Rich Paxson

Why do you think the title of the accompanying essay for the first three Modules of the course is, “Don’t speak until you’re spoken to”?

“Don’t speak until you’re spoken to” reflects the conundrum of autonomous individuals interacting with other autonomous individuals. What I learned from this chapter is that we are given our individual ‘selves’ through an anthropology of mimicking the intent of the social other. The saying captures therefore the ironic truth of human culture’s denial of our true, given selves.

“Don’t speak until you’re spoken to” is ironic, because the saying arises from the fact, as James laid it out in the chapter, that we cannot speak until we’re spoken to! Both our language and our memory arise from the inherently physical human necessity of imitating the intention of the social other over time. Language and memory invent us. It is not we who invent them.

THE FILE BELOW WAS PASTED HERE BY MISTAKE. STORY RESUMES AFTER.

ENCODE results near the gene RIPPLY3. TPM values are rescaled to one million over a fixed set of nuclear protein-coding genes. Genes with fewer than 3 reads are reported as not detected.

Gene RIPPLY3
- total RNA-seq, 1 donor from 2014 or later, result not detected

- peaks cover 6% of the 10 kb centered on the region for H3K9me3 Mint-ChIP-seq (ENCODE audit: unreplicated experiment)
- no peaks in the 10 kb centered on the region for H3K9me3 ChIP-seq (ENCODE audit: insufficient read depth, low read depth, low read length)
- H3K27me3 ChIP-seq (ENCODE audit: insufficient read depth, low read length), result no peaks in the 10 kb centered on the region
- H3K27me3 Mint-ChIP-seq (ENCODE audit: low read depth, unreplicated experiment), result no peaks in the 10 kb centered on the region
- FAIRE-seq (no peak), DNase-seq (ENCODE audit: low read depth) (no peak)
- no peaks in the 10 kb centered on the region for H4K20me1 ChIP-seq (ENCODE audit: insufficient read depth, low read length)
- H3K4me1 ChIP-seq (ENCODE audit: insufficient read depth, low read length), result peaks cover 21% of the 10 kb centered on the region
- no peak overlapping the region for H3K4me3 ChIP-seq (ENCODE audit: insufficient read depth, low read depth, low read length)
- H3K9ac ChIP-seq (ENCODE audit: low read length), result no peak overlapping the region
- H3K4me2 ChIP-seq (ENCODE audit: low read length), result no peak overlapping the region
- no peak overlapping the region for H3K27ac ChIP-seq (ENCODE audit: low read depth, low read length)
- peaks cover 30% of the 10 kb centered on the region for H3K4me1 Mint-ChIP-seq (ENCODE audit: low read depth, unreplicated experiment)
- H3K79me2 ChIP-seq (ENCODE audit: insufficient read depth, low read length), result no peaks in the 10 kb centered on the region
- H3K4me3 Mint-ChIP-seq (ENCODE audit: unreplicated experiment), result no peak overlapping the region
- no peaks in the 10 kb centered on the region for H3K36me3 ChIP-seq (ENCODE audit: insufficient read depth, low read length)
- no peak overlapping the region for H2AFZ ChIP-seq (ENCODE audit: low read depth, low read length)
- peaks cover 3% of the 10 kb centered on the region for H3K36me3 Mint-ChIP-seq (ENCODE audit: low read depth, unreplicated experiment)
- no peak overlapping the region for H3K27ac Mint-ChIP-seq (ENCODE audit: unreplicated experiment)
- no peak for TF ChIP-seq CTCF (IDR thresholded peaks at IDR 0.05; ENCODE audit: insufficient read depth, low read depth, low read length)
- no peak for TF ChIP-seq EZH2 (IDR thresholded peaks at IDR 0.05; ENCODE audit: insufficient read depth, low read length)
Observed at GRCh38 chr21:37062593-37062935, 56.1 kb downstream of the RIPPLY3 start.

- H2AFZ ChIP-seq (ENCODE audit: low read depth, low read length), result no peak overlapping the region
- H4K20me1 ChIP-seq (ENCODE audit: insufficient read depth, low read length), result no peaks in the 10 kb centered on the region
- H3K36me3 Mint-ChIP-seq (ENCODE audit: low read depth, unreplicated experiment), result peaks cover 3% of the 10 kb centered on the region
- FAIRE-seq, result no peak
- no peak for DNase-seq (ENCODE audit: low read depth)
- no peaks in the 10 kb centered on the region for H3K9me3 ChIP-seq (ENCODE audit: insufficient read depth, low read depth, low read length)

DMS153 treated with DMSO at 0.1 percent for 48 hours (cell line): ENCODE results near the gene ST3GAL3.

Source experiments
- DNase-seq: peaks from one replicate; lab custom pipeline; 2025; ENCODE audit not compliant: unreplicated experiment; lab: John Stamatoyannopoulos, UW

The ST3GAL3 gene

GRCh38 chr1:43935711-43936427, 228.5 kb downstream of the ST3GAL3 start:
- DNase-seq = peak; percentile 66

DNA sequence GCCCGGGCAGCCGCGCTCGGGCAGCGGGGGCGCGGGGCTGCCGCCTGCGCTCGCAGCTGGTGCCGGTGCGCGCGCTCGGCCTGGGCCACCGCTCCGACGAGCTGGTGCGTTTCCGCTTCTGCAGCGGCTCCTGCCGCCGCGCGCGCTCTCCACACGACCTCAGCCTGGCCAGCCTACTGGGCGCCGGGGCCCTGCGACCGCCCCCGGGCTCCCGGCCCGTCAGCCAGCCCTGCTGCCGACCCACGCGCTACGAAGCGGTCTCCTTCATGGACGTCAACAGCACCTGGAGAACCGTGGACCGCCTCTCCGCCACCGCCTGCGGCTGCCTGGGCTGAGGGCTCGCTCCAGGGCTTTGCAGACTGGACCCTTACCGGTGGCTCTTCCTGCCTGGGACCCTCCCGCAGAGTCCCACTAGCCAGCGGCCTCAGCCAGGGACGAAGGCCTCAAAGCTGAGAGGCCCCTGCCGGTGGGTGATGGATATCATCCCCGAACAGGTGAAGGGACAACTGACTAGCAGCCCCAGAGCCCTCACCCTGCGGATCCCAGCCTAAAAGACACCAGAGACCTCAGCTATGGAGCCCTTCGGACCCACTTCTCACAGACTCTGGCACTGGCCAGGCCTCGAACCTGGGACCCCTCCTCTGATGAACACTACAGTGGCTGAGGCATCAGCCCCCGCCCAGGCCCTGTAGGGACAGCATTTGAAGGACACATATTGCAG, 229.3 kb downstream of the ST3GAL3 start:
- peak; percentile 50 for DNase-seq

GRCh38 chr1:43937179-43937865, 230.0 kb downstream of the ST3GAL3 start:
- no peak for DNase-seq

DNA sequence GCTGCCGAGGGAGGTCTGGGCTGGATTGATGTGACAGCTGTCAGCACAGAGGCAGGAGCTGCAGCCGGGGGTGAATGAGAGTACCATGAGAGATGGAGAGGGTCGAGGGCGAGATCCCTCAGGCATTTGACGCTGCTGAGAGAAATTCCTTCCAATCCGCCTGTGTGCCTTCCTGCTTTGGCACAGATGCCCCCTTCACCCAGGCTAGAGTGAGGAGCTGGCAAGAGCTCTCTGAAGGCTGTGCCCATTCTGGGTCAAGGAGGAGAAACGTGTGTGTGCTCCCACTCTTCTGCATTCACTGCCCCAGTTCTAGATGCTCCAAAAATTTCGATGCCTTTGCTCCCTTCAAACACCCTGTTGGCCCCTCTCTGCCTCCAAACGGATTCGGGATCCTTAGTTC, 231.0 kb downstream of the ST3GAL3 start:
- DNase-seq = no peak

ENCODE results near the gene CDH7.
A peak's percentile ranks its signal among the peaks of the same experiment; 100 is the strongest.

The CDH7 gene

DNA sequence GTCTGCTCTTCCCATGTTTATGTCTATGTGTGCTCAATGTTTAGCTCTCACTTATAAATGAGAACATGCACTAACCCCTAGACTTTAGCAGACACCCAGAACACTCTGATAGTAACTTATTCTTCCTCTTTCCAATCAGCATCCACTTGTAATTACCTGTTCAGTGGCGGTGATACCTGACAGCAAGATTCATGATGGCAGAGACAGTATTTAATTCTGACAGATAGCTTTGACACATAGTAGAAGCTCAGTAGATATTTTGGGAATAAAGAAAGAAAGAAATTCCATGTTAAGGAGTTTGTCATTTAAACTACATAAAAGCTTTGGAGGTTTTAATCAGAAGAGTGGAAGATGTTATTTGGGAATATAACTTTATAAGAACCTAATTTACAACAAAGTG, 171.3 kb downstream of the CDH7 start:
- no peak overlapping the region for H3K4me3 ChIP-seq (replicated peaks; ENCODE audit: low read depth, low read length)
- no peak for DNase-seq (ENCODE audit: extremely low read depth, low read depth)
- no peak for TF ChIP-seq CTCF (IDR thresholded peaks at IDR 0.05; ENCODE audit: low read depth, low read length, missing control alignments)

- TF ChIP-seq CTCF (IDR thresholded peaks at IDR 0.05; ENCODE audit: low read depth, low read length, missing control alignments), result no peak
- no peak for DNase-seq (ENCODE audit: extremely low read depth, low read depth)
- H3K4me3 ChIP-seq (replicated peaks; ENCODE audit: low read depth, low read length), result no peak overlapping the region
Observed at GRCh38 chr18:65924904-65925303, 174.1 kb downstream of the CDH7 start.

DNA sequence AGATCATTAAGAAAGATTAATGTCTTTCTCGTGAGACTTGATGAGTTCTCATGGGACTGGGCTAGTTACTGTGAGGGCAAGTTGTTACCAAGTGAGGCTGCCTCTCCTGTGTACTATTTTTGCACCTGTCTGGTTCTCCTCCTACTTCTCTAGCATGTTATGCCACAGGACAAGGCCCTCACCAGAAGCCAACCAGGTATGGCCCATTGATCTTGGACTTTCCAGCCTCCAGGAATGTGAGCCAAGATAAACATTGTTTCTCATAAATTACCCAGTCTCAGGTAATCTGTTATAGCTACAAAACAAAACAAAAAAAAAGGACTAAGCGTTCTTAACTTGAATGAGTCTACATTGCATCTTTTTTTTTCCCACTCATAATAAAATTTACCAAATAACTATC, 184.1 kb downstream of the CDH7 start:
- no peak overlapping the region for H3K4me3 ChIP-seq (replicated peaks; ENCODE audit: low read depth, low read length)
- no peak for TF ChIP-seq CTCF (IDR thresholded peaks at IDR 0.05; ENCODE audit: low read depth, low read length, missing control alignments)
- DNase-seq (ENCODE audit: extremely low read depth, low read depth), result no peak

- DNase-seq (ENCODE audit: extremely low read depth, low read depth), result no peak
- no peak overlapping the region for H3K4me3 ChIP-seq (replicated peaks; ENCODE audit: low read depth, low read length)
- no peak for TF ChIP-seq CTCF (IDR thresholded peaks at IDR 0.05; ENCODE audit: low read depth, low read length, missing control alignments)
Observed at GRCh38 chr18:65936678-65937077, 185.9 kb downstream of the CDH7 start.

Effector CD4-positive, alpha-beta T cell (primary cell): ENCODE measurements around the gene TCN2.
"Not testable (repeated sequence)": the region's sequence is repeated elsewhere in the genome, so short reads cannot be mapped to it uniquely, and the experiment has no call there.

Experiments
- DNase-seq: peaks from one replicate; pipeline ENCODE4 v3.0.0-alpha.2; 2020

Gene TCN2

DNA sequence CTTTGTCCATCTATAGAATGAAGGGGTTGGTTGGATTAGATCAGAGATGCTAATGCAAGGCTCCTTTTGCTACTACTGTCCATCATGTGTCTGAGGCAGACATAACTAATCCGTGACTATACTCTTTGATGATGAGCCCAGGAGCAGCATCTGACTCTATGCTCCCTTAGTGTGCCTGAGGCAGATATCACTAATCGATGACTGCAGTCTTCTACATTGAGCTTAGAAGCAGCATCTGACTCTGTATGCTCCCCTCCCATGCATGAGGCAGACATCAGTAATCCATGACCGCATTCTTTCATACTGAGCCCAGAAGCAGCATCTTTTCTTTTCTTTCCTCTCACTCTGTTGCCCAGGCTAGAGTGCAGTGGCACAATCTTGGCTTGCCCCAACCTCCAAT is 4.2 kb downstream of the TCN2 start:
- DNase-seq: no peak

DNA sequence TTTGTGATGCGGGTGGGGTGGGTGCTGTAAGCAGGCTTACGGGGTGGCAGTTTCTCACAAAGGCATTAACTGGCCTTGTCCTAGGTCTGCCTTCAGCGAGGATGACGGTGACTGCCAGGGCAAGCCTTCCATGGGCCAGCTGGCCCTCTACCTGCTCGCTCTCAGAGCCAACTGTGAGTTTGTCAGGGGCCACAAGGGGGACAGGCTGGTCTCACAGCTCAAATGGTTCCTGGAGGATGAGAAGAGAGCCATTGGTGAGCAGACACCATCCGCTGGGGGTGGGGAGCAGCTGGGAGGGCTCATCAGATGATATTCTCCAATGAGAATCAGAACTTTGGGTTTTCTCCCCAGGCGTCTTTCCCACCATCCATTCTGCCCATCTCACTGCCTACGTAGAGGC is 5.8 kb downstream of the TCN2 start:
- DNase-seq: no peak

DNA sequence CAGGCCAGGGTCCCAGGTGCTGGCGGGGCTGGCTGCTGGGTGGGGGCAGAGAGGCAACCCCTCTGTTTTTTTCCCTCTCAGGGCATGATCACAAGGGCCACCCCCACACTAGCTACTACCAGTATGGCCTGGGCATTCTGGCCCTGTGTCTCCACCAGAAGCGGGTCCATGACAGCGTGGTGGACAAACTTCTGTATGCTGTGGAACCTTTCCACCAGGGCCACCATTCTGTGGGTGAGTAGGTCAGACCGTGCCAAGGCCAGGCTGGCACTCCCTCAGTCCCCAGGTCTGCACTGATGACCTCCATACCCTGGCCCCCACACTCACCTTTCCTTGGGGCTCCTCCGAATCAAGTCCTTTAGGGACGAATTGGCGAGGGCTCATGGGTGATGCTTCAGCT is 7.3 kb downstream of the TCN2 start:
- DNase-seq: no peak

“Don’t speak until you’re spoken to” double-binds both the speaker and the compliant listener. The speaker, who in reality is as given by the social other as is her listener, asserts the autonomy of a good-self to command the listener. This idol of a good-self cuts-off knowledge of the real source of her being. A silent, compliant listener denies his behavioral need to imitate the speaking of the other, and not able to cut-off his need to imitate, learns the wholly selfish (as opposed to holy selfless) intent of the speaker.